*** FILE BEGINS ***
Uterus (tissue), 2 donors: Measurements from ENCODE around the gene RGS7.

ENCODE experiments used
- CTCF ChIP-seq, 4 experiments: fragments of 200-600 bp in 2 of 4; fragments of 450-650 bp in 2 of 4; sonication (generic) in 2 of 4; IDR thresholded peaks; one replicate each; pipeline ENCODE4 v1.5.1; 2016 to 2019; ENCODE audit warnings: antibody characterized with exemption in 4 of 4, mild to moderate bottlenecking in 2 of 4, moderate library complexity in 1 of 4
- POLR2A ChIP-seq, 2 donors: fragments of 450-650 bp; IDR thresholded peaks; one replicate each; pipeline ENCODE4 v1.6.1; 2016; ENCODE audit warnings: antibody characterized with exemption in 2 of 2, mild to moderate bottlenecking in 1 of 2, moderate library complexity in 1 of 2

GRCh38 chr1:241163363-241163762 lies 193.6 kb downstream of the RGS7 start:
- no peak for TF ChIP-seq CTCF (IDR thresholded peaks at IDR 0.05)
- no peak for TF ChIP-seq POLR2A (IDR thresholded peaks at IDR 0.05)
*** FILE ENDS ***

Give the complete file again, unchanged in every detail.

Uterus (tissue), 2 donors: Measurements from ENCODE around the gene RGS7.

ENCODE experiments used
- CTCF ChIP-seq, 4 experiments: fragments of 200-600 bp in 2 of 4; fragments of 450-650 bp in 2 of 4; sonication (generic) in 2 of 4; IDR thresholded peaks; one replicate each; pipeline ENCODE4 v1.5.1; 2016 to 2019; ENCODE audit warnings: antibody characterized with exemption in 4 of 4, mild to moderate bottlenecking in 2 of 4, moderate library complexity in 1 of 4
- POLR2A ChIP-seq, 2 donors: fragments of 450-650 bp; IDR thresholded peaks; one replicate each; pipeline ENCODE4 v1.6.1; 2016; ENCODE audit warnings: antibody characterized with exemption in 2 of 2, mild to moderate bottlenecking in 1 of 2, moderate library complexity in 1 of 2

GRCh38 chr1:241163363-241163762 lies 193.6 kb downstream of the RGS7 start:
- no peak for TF ChIP-seq CTCF (IDR thresholded peaks at IDR 0.05)
- no peak for TF ChIP-seq POLR2A (IDR thresholded peaks at IDR 0.05)